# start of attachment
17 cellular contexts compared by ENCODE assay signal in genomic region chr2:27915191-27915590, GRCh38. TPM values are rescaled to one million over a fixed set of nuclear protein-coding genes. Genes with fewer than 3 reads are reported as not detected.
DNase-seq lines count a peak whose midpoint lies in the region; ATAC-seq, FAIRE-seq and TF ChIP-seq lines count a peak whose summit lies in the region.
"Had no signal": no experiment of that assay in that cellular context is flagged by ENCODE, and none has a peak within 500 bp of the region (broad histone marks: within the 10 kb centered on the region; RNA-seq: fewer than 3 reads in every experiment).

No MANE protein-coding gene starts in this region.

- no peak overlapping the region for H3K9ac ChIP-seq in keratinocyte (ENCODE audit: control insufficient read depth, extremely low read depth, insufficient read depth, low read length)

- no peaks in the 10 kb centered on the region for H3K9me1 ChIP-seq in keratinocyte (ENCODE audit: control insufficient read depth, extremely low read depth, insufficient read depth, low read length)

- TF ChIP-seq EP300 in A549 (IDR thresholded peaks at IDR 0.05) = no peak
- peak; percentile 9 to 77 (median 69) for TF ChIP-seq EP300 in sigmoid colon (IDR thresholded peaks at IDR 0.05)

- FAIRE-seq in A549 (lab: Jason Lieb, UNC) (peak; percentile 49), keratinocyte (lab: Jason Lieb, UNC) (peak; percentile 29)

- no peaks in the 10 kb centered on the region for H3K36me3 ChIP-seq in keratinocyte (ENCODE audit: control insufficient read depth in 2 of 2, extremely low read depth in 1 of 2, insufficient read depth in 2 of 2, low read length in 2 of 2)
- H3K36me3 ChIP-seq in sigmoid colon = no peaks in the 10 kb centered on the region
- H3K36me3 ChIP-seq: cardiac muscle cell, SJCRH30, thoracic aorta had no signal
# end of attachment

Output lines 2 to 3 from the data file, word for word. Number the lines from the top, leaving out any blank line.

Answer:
DNase-seq lines count a peak whose midpoint lies in the region; ATAC-seq, FAIRE-seq and TF ChIP-seq lines count a peak whose summit lies in the region.
"Had no signal": no experiment of that assay in that cellular context is flagged by ENCODE, and none has a peak within 500 bp of the region (broad histone marks: within the 10 kb centered on the region; RNA-seq: fewer than 3 reads in every experiment).